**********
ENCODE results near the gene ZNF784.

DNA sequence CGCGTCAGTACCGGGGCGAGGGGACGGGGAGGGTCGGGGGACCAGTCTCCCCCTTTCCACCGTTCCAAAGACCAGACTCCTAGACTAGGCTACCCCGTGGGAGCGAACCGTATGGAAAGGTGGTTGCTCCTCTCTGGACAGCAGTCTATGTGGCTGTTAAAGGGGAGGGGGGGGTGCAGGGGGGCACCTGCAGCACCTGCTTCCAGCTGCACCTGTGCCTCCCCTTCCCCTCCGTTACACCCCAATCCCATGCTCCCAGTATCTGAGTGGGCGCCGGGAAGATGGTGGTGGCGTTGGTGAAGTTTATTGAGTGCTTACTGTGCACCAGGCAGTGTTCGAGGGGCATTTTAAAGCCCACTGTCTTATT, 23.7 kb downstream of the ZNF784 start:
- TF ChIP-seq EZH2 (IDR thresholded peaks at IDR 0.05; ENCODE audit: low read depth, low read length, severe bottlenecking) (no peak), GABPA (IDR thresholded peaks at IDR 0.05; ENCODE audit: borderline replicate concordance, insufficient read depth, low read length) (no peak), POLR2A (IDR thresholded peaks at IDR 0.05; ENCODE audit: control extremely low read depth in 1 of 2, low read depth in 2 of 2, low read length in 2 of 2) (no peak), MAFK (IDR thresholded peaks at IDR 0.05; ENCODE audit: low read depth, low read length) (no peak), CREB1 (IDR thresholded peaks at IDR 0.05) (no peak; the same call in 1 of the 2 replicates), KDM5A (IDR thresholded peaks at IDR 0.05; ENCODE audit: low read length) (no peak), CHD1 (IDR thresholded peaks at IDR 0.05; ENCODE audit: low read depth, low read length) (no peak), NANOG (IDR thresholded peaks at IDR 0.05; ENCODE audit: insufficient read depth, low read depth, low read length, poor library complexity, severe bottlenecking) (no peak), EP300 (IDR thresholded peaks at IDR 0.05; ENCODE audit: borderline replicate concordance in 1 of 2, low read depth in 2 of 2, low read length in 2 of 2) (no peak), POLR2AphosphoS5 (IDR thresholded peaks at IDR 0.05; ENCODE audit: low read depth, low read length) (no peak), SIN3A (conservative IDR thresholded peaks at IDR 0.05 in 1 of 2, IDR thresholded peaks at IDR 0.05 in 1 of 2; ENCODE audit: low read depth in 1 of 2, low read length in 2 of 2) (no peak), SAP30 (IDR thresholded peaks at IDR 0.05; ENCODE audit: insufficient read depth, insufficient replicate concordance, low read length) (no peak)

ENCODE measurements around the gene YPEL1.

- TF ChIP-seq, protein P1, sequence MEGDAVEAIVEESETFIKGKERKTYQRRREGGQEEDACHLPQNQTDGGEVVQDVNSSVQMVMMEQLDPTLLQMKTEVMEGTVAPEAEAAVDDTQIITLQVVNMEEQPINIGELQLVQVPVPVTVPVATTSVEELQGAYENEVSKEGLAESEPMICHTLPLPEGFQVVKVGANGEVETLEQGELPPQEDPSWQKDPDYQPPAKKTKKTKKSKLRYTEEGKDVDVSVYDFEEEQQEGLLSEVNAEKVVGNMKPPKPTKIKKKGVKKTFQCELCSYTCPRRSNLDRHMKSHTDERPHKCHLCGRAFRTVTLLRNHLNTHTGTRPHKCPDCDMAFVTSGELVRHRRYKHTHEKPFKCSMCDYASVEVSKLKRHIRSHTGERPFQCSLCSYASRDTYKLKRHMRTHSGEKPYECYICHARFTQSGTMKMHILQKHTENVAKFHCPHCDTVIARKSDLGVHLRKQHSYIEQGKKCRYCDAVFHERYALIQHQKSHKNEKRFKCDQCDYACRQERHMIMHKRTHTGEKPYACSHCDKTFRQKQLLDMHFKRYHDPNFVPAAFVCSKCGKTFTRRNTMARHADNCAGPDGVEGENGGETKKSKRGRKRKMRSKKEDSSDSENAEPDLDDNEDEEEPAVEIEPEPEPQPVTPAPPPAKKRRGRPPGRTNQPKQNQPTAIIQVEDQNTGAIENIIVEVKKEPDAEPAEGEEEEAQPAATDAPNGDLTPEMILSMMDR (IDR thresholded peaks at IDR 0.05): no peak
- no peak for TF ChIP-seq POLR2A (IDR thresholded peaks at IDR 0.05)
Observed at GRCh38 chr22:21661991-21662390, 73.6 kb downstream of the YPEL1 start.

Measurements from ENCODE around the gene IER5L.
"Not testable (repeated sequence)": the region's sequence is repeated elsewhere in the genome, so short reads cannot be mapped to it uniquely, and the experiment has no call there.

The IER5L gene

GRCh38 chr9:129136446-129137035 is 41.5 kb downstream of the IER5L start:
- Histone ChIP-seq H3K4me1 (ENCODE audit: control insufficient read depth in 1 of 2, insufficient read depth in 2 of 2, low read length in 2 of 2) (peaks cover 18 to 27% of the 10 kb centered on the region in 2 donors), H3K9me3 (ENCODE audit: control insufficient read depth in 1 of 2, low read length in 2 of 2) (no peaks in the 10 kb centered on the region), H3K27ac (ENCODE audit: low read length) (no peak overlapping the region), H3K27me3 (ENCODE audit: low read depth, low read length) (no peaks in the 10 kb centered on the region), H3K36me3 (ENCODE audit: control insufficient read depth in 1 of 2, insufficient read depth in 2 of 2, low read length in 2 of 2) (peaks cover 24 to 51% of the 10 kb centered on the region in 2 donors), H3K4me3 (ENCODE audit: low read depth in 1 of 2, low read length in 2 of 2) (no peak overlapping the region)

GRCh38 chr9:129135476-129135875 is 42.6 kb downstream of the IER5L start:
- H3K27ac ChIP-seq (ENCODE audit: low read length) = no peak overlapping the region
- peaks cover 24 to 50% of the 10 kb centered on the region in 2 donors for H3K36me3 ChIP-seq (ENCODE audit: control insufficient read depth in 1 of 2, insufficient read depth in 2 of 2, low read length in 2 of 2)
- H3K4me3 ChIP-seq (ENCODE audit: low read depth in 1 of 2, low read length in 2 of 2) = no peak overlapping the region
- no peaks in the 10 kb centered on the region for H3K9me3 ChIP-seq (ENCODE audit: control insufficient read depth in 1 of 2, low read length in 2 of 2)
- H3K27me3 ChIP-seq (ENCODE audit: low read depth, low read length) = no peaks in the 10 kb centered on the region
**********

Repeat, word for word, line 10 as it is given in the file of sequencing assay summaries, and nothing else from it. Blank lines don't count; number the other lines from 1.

The IER5L gene